In the end, fashion and apparel is a multi-trillion dollar market that should not be ignored by Silicon Valley. It is ripe for disruption and those who fund start-ups that provide successful solutions to the problems above will see huge returns.

As for traditional VC firms, if you are wise enough to see the huge potential in fashion, you will starting looking for your next hires, not at Stanford, but in the fashion industry.

Jay Deng is an angel investor and venture capitalist based in New York. He is also the founder and CEO of Diva For Less.

The views expressed in Op-Ed pieces are those of the author and do not necessarily reflect the views of The Business of Fashion.

How to submit an Op-Ed: The Business of Fashion accepts opinion articles on a wide range of topics. Submissions must be exclusive to The Business of Fashion and suggested length is 700-800 words, though submissions of any length will be considered. Please send submissions to contributors@businessoffashion.com and include ‘Op-Ed’ in the subject line. Given the volume of submissions we receive, we regret that we are unable to respond in the event that an article is not selected for publication.

Related Articles

Post a Comment

11 comments

  1. I’ve always wandered how the apparel market size is calculated. Does the $1.2 trillion figure only relate to retail sales or everything from the purchasing of materials, manufacturing, wholesale, retail and other costs included in the making and selling of apparel?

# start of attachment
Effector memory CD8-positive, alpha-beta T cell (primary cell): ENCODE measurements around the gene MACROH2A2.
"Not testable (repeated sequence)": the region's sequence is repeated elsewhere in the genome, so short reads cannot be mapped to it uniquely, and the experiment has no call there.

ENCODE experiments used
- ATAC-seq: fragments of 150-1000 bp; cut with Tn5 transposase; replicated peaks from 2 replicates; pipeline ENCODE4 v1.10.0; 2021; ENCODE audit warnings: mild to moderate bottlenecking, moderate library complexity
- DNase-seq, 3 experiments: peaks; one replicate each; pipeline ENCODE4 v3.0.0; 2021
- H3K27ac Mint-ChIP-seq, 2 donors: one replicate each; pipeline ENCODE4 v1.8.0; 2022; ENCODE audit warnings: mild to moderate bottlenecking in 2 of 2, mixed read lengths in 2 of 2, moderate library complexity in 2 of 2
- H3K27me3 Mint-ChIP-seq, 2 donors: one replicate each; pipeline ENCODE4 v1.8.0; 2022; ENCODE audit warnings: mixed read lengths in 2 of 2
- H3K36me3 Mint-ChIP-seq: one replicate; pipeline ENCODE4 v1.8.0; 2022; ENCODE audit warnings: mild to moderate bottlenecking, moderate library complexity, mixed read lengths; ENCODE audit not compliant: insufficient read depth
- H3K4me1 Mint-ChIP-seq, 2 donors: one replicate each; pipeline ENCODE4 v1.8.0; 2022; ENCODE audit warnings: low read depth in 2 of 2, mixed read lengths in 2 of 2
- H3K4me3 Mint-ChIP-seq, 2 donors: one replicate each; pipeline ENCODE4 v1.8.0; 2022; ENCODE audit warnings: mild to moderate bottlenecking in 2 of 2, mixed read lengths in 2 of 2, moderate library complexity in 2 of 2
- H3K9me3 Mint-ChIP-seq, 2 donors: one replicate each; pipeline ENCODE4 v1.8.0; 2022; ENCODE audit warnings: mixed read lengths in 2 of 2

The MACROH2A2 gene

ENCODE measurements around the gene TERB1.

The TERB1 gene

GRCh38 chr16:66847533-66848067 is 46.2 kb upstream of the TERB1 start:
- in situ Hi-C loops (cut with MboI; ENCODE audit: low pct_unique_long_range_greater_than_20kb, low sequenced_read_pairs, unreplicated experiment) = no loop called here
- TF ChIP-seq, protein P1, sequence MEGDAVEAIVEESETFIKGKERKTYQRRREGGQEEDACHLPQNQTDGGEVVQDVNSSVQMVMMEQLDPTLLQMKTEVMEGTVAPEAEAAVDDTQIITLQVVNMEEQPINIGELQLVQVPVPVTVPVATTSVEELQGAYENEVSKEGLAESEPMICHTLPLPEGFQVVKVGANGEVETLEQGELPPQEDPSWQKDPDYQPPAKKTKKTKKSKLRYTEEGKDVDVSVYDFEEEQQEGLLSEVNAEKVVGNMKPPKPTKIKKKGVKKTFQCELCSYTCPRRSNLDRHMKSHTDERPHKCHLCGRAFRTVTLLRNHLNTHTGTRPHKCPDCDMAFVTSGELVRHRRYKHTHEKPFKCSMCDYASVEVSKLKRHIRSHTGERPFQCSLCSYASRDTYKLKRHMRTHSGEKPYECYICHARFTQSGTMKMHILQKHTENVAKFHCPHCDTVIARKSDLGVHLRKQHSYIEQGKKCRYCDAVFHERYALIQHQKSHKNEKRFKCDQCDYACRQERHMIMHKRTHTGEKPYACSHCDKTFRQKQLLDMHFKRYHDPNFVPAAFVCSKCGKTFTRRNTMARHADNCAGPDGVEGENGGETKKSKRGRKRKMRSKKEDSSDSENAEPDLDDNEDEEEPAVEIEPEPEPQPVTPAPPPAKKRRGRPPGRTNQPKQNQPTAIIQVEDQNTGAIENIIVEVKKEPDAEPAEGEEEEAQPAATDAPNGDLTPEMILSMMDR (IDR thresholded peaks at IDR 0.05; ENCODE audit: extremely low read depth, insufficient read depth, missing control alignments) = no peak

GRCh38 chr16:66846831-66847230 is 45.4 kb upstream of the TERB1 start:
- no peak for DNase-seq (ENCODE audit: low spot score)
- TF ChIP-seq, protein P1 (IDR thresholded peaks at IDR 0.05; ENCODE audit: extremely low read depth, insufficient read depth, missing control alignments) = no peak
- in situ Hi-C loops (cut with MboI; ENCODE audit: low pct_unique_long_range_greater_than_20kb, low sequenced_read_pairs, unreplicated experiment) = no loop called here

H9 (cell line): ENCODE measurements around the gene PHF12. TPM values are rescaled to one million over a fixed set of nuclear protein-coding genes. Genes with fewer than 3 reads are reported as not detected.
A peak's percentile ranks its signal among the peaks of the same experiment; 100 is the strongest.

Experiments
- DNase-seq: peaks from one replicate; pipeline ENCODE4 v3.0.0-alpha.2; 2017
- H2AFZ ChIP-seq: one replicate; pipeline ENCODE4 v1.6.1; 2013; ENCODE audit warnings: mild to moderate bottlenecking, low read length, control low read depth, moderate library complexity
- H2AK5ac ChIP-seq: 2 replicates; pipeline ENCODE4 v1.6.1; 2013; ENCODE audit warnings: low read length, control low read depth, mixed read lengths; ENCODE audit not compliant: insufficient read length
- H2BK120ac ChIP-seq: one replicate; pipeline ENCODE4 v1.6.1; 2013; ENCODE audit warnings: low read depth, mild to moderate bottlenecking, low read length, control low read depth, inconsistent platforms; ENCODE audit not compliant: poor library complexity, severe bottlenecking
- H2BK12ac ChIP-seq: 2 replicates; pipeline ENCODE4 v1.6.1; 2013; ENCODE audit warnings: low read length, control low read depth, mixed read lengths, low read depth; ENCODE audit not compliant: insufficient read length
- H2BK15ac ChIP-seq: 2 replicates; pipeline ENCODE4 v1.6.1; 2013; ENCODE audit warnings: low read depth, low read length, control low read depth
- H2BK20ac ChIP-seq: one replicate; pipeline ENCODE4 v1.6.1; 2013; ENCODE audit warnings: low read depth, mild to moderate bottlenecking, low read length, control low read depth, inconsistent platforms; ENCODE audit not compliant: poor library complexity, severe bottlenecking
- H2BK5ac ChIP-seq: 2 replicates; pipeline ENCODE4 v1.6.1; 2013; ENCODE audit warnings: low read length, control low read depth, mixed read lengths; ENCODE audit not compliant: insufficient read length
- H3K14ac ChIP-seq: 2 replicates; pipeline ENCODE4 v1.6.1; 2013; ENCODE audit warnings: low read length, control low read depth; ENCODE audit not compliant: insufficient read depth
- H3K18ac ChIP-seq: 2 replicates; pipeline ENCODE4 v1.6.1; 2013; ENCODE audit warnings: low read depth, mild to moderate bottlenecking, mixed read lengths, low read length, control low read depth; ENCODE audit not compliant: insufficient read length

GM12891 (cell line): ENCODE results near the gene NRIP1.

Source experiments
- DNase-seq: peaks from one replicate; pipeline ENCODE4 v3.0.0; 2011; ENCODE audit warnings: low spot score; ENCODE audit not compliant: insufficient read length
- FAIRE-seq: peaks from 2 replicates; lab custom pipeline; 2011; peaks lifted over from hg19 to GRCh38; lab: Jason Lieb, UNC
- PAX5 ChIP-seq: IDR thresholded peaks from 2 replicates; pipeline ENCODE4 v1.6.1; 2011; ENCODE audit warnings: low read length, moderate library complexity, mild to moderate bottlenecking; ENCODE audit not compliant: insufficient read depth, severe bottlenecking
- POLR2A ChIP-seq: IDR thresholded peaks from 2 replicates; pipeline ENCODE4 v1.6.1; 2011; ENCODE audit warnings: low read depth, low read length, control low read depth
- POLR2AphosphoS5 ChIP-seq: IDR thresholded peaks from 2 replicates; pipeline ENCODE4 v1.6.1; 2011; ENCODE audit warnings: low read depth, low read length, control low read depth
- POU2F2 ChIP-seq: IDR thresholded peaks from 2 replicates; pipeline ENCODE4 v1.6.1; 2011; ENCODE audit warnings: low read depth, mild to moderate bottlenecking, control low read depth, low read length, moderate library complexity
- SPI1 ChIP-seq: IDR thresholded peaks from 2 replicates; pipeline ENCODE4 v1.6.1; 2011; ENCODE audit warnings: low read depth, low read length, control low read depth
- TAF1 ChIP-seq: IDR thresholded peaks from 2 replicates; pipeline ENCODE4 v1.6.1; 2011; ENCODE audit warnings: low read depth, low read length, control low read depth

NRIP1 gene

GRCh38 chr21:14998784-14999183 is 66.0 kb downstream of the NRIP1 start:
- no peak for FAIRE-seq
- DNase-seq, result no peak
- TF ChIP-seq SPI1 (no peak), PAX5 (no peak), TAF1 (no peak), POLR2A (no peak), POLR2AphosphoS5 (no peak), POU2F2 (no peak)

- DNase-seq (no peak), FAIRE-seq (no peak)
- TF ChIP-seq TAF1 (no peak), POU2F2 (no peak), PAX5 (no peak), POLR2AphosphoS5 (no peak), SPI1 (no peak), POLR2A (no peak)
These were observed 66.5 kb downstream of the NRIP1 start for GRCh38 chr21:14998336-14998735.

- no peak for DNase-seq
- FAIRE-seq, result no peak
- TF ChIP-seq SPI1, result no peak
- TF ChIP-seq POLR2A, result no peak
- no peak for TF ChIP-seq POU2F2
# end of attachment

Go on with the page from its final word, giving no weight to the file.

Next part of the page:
Ingvar Helgason from United Kingdom
  2. Great article. My brother and have started an eco-friendly apparel company (www.chaosthreads.com) on a shoestring budget. We built it as an commerce model, now we’re in the process of expanding the line and find ways into retail shops. It’s an exciting time to be involved in the fashion industry.

    Damien Rizzello from Boulder, CO, United States
  3. Awesome insight and fantastic foresight Mr. Deng. Highly agreed an all fronts. Thank you!

    Lindsay Mayer from Germantown, TN, United States
  4. Where were you a designer Mr.Deng?

    Seth Friedermann from Brooklyn, NY, United States
  5. I wonder the same thing about that as well? How is the market size calculated?

    Yvonne Ngundam from Elkridge, MD, United States
  6. “I also see a future where crowdsourced apparel will become mainstream.”
    Think you missed Etsy.

    Tassavur Shaikh from India
  7. Great subject Mr. Deng.